The International Federation for Emergency Medicine (IFEM) unequivocally states that violence directed against health workers and healthcare facilities in war, conflict and situations of political unrest is completely unacceptable. Reports of such violence are at very high levels globally.
These humanitarian atrocities violate longstanding internationally agreed code of conduct. As a professional society representing emergency care workers globally, IFEM endorses and support international laws and statements with respect to the neutrality of both military and civilian medical units.
Health workers already caring for the civilian population in these extreme environments should not be victim to such attacks. It is critical that the ill and injured and the staff caring for them have a safe haven, to receive medical care.
We, the undersigned, and the organisations we represent, implore the international community to prevent and condemn such attacks.
Explicit examples of extreme violence and harm to health workers and facilities are witnessed in all continents of the world. In 2022, the Safeguarding Health in Conflict Coalition (SHCC)* documented 1,989 incidents of violence against or obstruction of health care in conflicts across 32 countries and territories. This included 232 health workers killed, more than 700 incidents where health facilities were damaged and almost 300 health personnel kidnapped in 2022. Incidents increased by 45% in 2022 compared to 2021 and marked the highest annual number of incidents that the SHCC has recorded since it began tracking such violence. 2023 sees new conflicts in addition to those that are ongoing.
Violent acts include deliberate targeting of health facilities; the burning down and looting of clinics and hospitals; the use of threats, physical assault, firearms, shelling or bombing of areas around or inside healthcare facilities; arrests and kidnapping of and threats against health workers; and the deliberate obstructing of patients’ access to health care. It is critical that the healthcare personnel be protected so that they may provide necessary emergency medical care. Protection must extend outside of the healthcare facility, allowing safe passage of patients and staff to and from the facility.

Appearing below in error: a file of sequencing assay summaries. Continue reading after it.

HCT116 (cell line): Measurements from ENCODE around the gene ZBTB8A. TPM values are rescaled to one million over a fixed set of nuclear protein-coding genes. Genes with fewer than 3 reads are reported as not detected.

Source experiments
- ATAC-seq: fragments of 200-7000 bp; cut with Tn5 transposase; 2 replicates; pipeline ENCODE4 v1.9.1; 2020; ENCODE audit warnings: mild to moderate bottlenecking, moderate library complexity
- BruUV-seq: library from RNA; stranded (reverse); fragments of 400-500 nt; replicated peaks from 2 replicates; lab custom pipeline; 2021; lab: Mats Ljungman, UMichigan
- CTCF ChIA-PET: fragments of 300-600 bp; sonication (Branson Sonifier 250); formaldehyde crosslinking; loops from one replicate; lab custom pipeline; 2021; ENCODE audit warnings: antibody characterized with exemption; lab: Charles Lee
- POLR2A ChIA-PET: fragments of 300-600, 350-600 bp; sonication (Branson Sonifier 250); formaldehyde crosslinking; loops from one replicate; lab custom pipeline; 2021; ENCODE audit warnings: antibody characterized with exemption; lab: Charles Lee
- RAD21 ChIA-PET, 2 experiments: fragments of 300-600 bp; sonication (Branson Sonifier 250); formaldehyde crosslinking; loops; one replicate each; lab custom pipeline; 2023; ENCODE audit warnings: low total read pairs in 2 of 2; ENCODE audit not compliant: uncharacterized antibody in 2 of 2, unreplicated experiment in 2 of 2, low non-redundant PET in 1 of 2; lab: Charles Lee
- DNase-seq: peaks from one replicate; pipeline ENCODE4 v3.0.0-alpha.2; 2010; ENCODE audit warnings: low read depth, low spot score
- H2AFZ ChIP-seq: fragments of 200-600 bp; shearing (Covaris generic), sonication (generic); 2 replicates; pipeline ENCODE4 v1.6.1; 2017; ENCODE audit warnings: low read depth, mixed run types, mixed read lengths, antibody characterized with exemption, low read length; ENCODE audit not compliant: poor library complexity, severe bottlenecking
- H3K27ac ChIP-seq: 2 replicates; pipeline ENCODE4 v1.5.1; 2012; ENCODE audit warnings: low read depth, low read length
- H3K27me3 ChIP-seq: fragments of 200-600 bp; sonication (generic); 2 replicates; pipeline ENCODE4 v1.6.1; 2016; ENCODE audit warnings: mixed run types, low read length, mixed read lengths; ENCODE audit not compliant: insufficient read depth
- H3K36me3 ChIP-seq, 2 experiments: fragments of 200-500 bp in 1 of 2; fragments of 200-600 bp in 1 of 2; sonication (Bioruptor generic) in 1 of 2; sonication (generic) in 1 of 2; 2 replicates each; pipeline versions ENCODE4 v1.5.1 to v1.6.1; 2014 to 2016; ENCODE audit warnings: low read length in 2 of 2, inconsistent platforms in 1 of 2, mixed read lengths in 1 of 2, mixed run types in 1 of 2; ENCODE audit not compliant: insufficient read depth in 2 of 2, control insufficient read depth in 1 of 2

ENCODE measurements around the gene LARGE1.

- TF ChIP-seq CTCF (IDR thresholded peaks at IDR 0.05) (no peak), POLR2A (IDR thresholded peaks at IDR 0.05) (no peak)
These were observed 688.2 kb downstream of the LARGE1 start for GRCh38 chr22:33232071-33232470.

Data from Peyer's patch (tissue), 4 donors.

Based on the Hague Regulations and Geneva Convention, the International Committee of the Red Cross has established as Rule 28: “Medical units exclusively assigned to medical purposes must be respected and protected in all circumstances.”
The International Federation for Emergency Medicine calls upon State and Non-State Actors in conflict to respect and abide by ICRC Rule 28, so that “…the highest attainable standard of health as a fundamental right of every human being” (WHO Constitution 1946) is maintained.
Dr Ffion Davies
President International Federation for Emergency Medicine
Dr Pauline Convocar
President Asian Society for Emergency Medicine
Dr Joseph Bonney
President African Federation for Emergency Medicine
Dr. Hélio Penna Guimarães President Latinamerican Federation of Emergency Medicine (Federación Latinoamericana de Medicina de Emergencias)
Dr Mike Howlett
President Canadian Association of Emergency Physicians
Dr Aisha Terry
President American College of Emergency Physicians
Dr Jim Conoly
President European Society for Emergency Medicine
Dr Clare Skinner
President Australasian College for Emergency Medicine
Dr Adrian Boyle
President of the Royal College of Emergency Medicine
Related ACEP Resources
For emergency physicians working or interested in working in areas where coordinated response to crisis is required across the world, our international membership section has useful information. ACEP has an international relief discussion forum, an online community for emergency physicians to share tools, contacts and support. We also offer curated resources for physicians who wish to assist and may be interested in joining the international medical response team.